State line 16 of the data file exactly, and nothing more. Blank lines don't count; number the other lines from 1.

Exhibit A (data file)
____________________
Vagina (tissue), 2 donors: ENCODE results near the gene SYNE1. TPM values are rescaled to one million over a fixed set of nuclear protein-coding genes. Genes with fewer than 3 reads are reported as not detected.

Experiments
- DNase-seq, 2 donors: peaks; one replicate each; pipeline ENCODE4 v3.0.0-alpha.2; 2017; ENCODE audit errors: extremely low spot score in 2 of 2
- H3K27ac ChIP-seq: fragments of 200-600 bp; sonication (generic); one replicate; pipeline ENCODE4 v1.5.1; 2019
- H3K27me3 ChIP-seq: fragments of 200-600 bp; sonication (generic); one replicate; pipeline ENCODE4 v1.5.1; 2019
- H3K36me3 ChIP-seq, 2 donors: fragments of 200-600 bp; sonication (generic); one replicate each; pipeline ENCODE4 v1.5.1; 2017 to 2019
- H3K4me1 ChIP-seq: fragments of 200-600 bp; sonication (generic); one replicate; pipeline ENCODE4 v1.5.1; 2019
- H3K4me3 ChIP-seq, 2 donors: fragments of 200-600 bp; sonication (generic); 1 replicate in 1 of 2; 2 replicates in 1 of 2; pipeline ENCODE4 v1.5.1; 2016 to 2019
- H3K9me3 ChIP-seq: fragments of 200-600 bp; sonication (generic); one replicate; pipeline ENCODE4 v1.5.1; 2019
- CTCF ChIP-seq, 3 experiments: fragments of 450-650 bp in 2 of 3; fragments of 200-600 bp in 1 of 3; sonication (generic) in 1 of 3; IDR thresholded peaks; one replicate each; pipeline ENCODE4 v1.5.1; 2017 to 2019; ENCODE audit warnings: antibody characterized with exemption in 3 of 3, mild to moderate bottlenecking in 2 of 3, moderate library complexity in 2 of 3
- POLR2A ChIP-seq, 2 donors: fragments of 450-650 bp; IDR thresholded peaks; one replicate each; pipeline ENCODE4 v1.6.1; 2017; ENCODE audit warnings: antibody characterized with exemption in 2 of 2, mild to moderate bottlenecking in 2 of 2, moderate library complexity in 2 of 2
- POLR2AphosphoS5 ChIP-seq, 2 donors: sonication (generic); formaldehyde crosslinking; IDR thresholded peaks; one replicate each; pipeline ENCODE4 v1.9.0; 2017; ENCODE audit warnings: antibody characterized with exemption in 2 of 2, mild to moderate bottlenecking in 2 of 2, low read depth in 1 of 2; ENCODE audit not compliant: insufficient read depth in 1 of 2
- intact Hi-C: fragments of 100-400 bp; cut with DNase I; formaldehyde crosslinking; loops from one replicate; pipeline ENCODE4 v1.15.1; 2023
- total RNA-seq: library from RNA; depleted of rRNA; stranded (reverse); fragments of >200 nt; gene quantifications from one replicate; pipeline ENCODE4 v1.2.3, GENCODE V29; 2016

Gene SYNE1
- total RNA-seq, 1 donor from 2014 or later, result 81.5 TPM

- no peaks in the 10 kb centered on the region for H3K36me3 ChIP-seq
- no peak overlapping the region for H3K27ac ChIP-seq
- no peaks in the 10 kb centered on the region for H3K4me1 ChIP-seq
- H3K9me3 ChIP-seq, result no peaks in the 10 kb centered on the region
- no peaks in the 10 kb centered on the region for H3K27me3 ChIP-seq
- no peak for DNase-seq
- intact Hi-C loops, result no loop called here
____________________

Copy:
- total RNA-seq, 1 donor from 2014 or later, result 81.5 TPM